(HRS) The United States in a Troubled World, 1920-1941

                                                   

                   Benito Mussolini                Adolf Hitler                     Hideki Tojo

HRS Chapter 26 Study Guide

In this chapter, the authors seek to explain the instability of the world order in the 1920s and the coming of world war in the 1930s. Involvement in disarmament talks and arms limitation treaties, acceptance of the Kellogg-Briand Pact outlawing war, and international economic expansion by the United States serve as examples of the independent internationalist approach to foreign policy undertaken by the United States during the 1920s. These examples also illustrate the drawbacks of such an approach. United States acceptance of arms limitations treaties that did not limit the use of some of the most dangerous weapons of the age submarines, destroyers, and cruisers meant the continuation of rearmament. Acceptance of a treaty that outlawed war but had no enforcement provisions served a useful educational purpose but did not prevent war. International economic expansion, high United States tariff rates, United States policies concerning war debts and reparations, and the onset of the Great Depression caused an upsurge of economic nationalism and destabilized the international economy. Although Secretary of State Cordell Hull's attempts to move in the direction of economic internationalism were positive, they did not have a dramatic short-term impact.

In the 1920s, the United States altered its policy toward Latin America. Blatant military intervention no longer seemed to preserve American interests and maintain the order and stability so important to those interests. A new approach favored support for strong native leaders, training of the national guard in Latin American countries, continued economic expansion, Export-Import Bank loans, and political subversion. Evidence for this change in approach may be found through an examination of American policy toward the Dominican Republic, Nicaragua, Haiti, Cuba, and Puerto Rico during the 1920s and early 1930s. The Good Neighbor policy enhanced American power throughout the region but did not bring to Latin America the stable, democratic governments that the United States professed to desire. Mexico was a special case. In response to the expropriation controversy, President Roosevelt decided compromise was the best course of action.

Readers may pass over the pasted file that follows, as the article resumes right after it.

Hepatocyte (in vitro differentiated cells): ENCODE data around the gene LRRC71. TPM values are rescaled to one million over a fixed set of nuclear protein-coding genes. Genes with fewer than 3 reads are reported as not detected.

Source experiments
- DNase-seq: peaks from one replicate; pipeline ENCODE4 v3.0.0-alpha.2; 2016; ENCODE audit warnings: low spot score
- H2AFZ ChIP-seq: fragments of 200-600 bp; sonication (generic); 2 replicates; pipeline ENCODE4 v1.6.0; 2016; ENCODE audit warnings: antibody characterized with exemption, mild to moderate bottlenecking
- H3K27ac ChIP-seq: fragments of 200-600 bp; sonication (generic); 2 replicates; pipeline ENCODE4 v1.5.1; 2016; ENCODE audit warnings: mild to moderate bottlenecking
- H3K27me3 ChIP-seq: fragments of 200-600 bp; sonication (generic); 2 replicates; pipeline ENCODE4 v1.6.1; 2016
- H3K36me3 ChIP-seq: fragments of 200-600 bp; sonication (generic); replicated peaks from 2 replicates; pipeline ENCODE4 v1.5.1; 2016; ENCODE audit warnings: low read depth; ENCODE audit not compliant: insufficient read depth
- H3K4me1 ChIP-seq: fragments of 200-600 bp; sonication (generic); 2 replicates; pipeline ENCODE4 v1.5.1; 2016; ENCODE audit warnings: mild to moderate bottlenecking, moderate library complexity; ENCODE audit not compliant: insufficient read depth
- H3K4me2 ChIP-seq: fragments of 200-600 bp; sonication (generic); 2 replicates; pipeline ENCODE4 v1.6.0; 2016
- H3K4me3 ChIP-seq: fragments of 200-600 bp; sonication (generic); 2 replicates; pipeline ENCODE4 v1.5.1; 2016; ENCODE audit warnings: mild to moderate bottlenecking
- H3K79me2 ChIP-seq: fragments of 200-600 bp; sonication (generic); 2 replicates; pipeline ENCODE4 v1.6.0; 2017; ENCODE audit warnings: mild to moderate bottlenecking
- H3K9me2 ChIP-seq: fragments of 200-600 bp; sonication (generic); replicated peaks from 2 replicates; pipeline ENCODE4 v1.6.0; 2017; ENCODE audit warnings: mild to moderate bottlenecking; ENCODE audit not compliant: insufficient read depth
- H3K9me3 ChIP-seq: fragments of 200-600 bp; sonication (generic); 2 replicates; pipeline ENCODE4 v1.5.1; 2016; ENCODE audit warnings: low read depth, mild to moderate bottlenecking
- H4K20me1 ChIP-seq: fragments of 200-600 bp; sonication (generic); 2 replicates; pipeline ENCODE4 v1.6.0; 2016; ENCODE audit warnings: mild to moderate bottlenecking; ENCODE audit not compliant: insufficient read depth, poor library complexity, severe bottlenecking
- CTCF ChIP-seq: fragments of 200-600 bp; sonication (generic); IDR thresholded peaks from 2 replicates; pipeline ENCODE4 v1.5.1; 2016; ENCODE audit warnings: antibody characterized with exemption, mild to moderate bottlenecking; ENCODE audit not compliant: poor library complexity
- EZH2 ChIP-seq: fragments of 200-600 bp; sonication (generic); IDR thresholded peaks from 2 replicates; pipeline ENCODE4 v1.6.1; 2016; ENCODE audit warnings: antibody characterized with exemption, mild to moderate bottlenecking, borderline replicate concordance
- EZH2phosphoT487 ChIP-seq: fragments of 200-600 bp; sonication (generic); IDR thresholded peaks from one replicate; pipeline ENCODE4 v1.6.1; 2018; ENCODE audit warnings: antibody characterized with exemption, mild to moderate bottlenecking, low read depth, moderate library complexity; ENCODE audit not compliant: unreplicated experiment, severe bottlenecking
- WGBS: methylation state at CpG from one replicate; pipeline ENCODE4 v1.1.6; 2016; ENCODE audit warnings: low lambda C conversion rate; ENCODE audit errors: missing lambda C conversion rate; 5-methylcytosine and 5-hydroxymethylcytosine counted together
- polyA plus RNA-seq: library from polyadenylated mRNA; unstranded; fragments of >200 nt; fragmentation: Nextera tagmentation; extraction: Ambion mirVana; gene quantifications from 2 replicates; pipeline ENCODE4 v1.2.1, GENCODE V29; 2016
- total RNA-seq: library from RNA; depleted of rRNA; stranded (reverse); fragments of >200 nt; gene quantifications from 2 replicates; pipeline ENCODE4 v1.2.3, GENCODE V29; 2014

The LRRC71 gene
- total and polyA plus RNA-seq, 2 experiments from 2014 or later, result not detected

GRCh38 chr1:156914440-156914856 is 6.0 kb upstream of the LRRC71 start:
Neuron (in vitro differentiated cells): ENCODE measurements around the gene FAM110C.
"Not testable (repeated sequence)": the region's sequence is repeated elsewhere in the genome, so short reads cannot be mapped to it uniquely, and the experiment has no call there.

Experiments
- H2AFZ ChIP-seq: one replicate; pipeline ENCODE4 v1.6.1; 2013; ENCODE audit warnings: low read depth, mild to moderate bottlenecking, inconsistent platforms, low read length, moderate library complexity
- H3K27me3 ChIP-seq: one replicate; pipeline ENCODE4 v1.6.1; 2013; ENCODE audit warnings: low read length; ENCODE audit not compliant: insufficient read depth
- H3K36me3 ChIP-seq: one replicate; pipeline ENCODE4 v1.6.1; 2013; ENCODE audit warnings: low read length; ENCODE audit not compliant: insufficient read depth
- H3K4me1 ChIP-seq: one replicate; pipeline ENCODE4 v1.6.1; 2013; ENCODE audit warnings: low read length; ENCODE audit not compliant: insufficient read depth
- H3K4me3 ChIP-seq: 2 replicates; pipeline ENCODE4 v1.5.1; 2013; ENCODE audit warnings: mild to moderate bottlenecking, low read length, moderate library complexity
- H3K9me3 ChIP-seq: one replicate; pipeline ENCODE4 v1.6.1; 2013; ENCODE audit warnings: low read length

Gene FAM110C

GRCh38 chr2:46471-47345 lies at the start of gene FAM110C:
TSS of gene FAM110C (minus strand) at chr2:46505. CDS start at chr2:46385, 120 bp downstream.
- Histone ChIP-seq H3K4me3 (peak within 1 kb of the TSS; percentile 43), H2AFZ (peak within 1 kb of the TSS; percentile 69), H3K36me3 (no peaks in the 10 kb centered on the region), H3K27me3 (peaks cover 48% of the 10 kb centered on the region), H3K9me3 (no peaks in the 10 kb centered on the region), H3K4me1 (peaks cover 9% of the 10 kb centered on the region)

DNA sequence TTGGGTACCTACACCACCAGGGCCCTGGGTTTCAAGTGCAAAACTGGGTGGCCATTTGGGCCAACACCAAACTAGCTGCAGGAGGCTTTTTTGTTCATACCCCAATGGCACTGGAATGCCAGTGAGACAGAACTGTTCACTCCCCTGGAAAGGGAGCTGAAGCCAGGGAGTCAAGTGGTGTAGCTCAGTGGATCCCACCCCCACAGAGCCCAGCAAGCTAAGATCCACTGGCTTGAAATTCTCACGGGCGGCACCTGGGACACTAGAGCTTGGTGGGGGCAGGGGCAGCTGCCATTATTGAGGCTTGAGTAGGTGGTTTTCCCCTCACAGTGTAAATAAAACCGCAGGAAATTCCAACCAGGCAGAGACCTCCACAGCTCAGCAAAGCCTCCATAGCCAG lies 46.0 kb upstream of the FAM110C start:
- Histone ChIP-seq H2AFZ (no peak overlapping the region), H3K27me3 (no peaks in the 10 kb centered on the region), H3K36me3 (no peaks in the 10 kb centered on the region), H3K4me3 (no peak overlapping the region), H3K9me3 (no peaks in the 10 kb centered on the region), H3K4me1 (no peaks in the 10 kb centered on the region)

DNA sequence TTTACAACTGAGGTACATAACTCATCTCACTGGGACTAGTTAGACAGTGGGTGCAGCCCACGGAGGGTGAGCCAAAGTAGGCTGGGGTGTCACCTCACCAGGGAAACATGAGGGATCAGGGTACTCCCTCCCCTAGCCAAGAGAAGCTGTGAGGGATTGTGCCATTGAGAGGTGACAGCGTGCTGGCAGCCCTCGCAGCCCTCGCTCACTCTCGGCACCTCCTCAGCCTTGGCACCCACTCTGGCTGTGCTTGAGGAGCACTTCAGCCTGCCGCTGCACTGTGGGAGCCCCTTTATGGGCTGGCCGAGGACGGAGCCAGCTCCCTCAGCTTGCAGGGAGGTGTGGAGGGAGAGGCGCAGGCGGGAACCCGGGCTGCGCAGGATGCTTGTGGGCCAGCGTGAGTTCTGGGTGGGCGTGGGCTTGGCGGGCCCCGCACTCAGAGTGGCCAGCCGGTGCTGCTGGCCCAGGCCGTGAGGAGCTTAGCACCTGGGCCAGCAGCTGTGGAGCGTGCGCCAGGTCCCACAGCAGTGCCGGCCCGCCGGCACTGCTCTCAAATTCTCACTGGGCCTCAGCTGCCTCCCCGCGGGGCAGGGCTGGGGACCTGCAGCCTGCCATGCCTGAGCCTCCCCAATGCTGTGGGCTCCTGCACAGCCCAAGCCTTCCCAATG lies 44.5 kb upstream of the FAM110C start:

As the depression, economic nationalism, and aggressive fascist states began slowly to carry Europe into the abyss of war, the United States continued to follow the policy of independent internationalism, as evidenced in American economic ties with the Soviet Union and diplomatic recognition of that country in 1933. At the same time, isolationist sentiment (the desire to remain aloof from European power struggles and war increased. Such sentiment found expression in the investigations of the Nye Committee, which attempted to prove that business interests had selfishly pulled the United States into the First World War. Although it failed to prove this assertion, the Nye Committee did find evidence of discreditable business practices during the 1920s and 1930s designed to increase arms sales. Furthermore, the chapter includes evidence of American business ties to Nazi Germany and fascist Italy. The publicity generated by the Nye Committee was in part responsible for passage of the Neutrality Acts of 1935, 1936, and 1937. Although Roosevelt supported these acts, events in Europe gradually convinced him that they should be revised and finally repealed.

In Japan, China, and a New Order in Asia, the authors discuss American interests in Asia and trace the deterioration of United States Japanese relations during the 1920s and 1930s. This discussion leads to the final section, U.S. Entry into World War II, where the authors focus on events in Europe and explain President Roosevelt's policies, which carried the United States from neutrality to undeclared war. In addition, we look at the deterioration of relations between the United States and Japan in the early 1940s. Ultimately, Japanese leaders decided that the United States stood in the way of its goal of creating the Greater East Asia Co-Prosperity Sphere. As a result, Japan launched a surprise attack on Pearl Harbor. This attack led Congress to pass a formal declaration of war against Japan on December 8, 1941. Great Britain then declared war on Japan; and, three days later, Germany and Italy declared war on the United States.

Whirlpool of War: 1932-1941

1922 Benito Mussolini comes to power in Italy.

1931 Japanese forces invade Manchuria.

1933 Adolf Hitler is appointed chancellor of Germany. The Montevideo Conference.

1934?36 Nye hearings investigate the munitions industry.

1935 Mussolini sends Italian troops into Ethiopia. Spanish Civil War begins.
Nazis issue Nuremberg laws. Neutrality Act of 1935.

1936 German Wehrmacht seizes the Rhineland. Neutrality Act of 1936.

1937 Japan opens undeclared war on China. FDR's "quarantine" speech.
Neutrality Act of 1937.

1938 Kristallnacht. Hitler annexes Austria. Allies appease Hitler at the Munich Conference. Abraham Lincoln Brigade goes to Spain to fight for the Loyalists.
Uranium fission is discovered in Berlin.

1939 Franco's fascists defeat Loyalists in Spanish-American War. Hitler invades the rest of Czechoslovakia. Nazi-Soviet non-aggression pact. Hitler invades Poland, launching World War II. Neutrality Act of 1939 allows sale of arms on "cash-and-carry" basis.

1940 Hitler invades Denmark, Norway, the Netherlands, Belgium, Luxemburg, and France. The Battle of Britain. FDR wins third presidential term. FDR negotiates destroyers-for-bases swap with Britain. Congress passes first peacetime conscription act. America First Committee formed. United States embargoes aviation-grade gasoline and metal scrap to Japan. Japan joins Germany and Italy in the Tripartite Pact.